Sun and skin: UV radiation and skin phototypes
(Image of Sunrise - MrShemp - All Rights Reserved)
Humans are able to see electromagnetic rays from 400 nm to 750 nm as light. Below 400 nm, there are ultraviolet rays, above 750 nm, it is called infrared light. The ultraviolet radiation of the sunlight is divided into 3 different categories, based on the wavelength, with different physical and biological effects:
UVA - 315 to 400 nm
UVC - 100 to 290 nm
UVA rays make up 98 percent of the UV rays. They are very dangerous for our skin, because they penetrate very deeply into the dermis causing premature skin aging by generating free radicals and affecting collagen and elastin. Also skin cancer can emerge from UVA rays.
UVB rays make up only 2 percent of the UV radiation, but they are very energetic. On the skin, they activate the pigmentation processes (browning). But they are also responsible for inflammatory processes (sunburns, erythema) and for the development of skin cancer.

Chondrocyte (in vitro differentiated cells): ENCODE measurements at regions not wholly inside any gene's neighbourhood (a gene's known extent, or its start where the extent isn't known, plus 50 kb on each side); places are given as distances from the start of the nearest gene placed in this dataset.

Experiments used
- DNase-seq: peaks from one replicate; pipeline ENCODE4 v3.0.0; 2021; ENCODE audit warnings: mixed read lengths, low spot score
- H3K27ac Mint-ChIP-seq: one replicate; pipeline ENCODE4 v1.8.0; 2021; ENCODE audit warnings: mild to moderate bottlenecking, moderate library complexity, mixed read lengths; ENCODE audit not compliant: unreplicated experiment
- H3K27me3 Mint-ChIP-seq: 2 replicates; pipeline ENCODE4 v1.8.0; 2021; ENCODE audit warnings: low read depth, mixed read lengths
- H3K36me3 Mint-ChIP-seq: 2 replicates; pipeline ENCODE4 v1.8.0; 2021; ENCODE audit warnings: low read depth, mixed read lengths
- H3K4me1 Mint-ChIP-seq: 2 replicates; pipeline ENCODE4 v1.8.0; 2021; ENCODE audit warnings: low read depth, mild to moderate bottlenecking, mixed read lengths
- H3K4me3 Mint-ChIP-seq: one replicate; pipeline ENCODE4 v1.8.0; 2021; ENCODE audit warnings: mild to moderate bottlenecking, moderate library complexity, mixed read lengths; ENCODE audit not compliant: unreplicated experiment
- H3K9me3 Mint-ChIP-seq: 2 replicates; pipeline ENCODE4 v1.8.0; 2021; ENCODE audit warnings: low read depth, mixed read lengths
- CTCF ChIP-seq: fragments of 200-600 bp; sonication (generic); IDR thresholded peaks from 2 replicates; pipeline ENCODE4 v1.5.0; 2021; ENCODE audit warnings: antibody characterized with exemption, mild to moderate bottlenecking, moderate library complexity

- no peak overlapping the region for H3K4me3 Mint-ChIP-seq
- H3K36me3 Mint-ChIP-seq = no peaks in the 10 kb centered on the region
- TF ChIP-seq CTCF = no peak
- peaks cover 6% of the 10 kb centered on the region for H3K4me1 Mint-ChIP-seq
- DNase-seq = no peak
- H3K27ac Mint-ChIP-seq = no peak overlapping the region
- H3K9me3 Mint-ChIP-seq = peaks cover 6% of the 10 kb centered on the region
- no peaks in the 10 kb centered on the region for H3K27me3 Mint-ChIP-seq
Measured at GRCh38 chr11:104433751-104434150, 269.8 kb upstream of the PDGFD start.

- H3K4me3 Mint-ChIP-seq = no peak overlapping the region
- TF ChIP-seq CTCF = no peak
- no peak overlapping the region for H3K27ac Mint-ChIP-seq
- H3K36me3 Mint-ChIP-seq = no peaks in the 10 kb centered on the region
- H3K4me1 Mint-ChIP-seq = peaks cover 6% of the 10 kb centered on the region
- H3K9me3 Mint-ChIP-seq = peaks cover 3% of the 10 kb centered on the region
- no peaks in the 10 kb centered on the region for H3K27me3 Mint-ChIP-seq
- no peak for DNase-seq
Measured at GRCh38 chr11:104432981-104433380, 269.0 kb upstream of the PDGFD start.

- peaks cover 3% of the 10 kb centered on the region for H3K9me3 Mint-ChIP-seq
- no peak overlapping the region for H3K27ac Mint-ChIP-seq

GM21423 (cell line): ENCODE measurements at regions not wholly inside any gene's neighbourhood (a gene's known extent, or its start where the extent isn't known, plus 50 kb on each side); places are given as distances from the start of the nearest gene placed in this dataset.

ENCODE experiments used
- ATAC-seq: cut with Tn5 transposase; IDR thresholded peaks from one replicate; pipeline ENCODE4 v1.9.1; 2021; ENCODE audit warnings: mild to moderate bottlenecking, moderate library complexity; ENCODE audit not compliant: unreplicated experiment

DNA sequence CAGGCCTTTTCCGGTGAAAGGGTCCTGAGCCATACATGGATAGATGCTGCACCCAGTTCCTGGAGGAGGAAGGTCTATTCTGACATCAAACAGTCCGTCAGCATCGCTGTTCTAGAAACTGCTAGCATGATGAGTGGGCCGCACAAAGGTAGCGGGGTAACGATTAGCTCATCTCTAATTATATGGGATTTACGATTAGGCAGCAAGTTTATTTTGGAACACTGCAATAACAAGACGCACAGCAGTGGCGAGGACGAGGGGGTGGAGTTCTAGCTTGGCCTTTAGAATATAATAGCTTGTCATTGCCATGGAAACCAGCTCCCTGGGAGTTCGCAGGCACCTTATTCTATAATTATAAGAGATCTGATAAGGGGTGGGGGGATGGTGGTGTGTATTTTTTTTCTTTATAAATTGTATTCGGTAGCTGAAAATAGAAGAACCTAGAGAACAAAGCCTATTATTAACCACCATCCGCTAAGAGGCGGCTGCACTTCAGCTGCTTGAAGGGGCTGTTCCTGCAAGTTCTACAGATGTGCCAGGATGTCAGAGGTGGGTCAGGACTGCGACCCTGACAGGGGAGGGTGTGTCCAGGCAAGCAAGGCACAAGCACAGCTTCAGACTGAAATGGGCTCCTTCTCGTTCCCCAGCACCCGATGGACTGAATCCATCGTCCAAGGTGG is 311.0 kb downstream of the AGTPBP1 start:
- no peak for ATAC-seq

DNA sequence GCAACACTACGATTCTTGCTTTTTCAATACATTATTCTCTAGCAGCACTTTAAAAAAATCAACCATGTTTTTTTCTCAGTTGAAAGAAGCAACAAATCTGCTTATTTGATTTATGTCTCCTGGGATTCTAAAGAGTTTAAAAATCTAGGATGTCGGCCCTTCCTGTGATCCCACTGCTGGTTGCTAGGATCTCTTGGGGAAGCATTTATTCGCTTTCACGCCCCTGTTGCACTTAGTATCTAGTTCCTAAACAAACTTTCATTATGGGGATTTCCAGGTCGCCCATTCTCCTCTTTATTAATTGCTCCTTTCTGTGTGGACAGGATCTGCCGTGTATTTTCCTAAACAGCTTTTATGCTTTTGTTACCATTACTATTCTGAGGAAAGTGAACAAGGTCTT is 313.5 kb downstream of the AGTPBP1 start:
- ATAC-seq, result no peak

UVC radiation is almost completely absorbed by the ozone layer and does not affect the skin.
The skin phototypes
Type I - extremely at risk, needs very high sun protection very fair, many freckles, red or blonde hair, always burns, never tans natural self-protection time*: 5 to 10 minutes
Type II - sensitive skin, needs high to very high sun protection fair, few freckles, blonde to brown hair, burns easily, rarely tans natural self-protection time: 10 to 20 minutes
Type III - common sensitive skin, needs high sun protection fair to light brown skin, dark blonde or brown sometimes burns, normally tans natural self-protection time: 20 to 30 minutes
Type IV - little sensitive skin, needs protection for tanned skin brown to olive skin, no freckles, brown or black hair
* = exposure time in sunlight of unprotected skin without sunburn
Information courtesy of BeautyPress.com - All Rights Reserved.
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